Review: Naomi Kawase’s “The Mourning Forest”


Naomi Kawase’s latest film, The Mourning Forest, winner of the Grand Prix at the 2007 Cannes Film Festival, is such an ineffable, all-encompassing experience that mere words seem inadequate to describe it. But I’ll give it a try anyway. The film expresses a very animist sensibility, in that the natural world, and the sounds and space associated with this environment, are given great priority. Many of the visual compositions in Kawase’s film consist of extreme long shots that depict human characters as tiny figures in vast fields and forests. Connected with this is the notion of the very porous boundary between life and death, which is given concrete form in a couple of scenes. The film’s concluding titles explain the concept of mogari, which Kawase describes as “the period devoted to mourning, thinking back on the dearly beloved. It is also the place of mourning.” This may be her attempt to provide a bit of an anchor to viewers baffled by what has come before. Much more than non-narrative, Kawase has a distinctive style that is actively anti-narrative. Like other Japanese filmmakers such as Hirokazu Kore-eda and Nobuhiro Suwa, Kawase comes to her fiction features from documentaries, and her films retain a very strong documentary quality, with scenes that feel as if they were caught as they appear before the camera rather than being planned beforehand. In a key scene early in the film, a Buddhist priest gives a lecture to an audience at the retirement home where much of the film is set, illustrating what it means to be alive. The rest of the film is a quest to explore that question, through very tactile and sensual means tied to the natural surroundings of the film’s setting.

The plot, or to be more accurate, the situation of the film is a deceptively simple and spare one. Machiko (Machiko Ono), a young woman grieving over her lost son, works at a retirement home in rural Nara, which is also Kawase’s childhood home, and the setting of all her films. One of the people living at the home is Shigeki (Shigeki Uda), a man seemingly suffering from Alzheimer’s and still grieving for Mako, his deceased wife, who passed on 33 years before. This is a significant anniversary; as the Buddhist priest explains, in the 33rd year, a deceased person makes their final transformation into a Buddha. Shigeki is drawn to Machiko, mostly because of the similarity, in his mind, with his wife’s name; during a calligraphy class, Shigeki blots out the middle character of Machiko’s name to spell out his deceased wife’s name, “Mako.” Shigeki still sees Mako, who appears to him in two scenes in the film. The beginning of the relationship between Machiko and Shigeki is rather rocky. He violently throws her out of his room when, while cleaning, she attempts to throw away a rucksack that contains objects valuable to him. Afterward, however, things improve between them, and they are soon playing together like children, chasing each other through fields and climbing trees. One day, they set out together on a road trip. Machiko’s car breaks down, and while she leaves him alone to search for help, Shigeki wanders off into the thick forest nearby. After a frantic search, she soon finds him, and they venture deep into the forest, where it turns out that Shigeki is searching for the place his wife is buried. Machiko’s job is to be Shigeki’s caretaker, but at some point these roles become reversed, and this journey into the forest becomes a way for both of them to heal the pains of their respective losses.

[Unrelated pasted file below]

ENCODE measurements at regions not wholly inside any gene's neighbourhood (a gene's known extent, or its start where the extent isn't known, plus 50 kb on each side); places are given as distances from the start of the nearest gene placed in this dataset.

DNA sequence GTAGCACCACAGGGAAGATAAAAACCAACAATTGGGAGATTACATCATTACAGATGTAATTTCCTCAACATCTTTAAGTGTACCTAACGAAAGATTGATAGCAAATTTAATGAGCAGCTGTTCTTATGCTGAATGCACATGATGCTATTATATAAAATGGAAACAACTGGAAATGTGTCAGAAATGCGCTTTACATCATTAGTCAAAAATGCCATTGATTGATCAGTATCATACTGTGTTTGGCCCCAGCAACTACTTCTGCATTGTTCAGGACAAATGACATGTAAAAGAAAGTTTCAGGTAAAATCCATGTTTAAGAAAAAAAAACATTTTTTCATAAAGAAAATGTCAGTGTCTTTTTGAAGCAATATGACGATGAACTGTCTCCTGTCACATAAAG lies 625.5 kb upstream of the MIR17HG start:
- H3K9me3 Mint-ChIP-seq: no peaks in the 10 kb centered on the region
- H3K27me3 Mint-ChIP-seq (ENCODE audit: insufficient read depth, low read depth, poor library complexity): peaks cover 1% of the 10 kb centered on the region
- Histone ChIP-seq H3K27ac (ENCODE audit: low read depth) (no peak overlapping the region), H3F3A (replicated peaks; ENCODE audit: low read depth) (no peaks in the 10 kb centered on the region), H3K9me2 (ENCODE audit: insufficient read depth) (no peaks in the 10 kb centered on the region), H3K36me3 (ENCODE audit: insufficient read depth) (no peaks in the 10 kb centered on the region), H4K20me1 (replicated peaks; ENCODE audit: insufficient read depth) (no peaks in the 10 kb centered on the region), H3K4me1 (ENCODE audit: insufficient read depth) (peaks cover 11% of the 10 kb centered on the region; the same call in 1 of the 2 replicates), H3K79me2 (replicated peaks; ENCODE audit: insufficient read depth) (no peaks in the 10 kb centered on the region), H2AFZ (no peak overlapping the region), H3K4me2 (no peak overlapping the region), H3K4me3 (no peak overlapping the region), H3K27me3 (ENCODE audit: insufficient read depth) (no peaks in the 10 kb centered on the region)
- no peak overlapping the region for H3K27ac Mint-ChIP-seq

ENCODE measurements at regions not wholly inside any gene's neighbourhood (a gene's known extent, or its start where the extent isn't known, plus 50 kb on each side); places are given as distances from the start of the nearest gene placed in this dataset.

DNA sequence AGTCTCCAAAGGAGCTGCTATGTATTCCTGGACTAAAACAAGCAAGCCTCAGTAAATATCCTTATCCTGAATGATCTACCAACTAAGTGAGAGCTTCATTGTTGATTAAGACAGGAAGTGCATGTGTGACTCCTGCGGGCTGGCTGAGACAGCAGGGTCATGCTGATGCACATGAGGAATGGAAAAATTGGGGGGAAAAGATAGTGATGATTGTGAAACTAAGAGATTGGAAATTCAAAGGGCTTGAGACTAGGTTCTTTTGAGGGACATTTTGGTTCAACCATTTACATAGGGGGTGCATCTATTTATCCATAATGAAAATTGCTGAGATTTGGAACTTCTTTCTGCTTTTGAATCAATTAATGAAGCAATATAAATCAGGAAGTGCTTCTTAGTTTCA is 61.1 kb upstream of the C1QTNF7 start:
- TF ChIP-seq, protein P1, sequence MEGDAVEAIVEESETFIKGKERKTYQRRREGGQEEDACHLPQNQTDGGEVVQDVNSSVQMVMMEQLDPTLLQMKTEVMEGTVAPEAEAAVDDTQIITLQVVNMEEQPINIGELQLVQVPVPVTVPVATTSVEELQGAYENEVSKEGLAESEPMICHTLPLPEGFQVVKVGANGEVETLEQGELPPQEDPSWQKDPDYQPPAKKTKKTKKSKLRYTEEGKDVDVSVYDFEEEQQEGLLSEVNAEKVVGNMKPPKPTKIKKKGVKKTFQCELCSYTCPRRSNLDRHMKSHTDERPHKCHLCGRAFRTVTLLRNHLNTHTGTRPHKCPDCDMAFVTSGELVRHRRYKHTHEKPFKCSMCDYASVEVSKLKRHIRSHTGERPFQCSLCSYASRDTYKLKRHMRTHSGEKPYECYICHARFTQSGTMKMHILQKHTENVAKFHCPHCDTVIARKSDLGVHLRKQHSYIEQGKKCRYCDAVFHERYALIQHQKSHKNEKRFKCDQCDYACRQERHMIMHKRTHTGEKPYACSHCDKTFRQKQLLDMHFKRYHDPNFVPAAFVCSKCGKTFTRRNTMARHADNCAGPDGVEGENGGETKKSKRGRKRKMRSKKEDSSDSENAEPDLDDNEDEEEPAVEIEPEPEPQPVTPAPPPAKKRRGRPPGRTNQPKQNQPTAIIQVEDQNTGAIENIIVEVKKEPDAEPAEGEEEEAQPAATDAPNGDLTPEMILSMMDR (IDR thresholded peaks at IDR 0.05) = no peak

The Mourning Forest, in its close attention to the beauty, mysticism, and subtle menace of its forest setting, brings to mind the films of Thai filmmaker Apichatpong Weerasethakul (Blissfully Yours, Tropical Malady). But while Weerasethakul’s avant-garde training employs his films’ settings as a site for formalist experimentation, Kawase is much more organic and mysterious in her methods. Her gifts for vividly rendering natural landscapes have invited comparisons to the films of Terrence Malick, and her minimalist aesthetics also connect her films stylistically to works by such directors as Carlos Reygadas (Japon, Battle in Heaven, Silent Light), Paz Encina (Paraguayan Hammock), and Vimukthi Jayasundra (The Forsaken Land). But Kawase has an inimitable style and sensibility that is all her own. “There are no formal rules,” Machiko’s co-worker Wakako (Makiko Watanabe) is fond of saying, a statement that could also serve as Kawase’s credo. Her cinema represents, as much as anything else, a method of meditation, and the result is suffused with sadness, beauty, pain, and joy, all of which are inextricably intertwined in this film’s flawlessly poetic vision.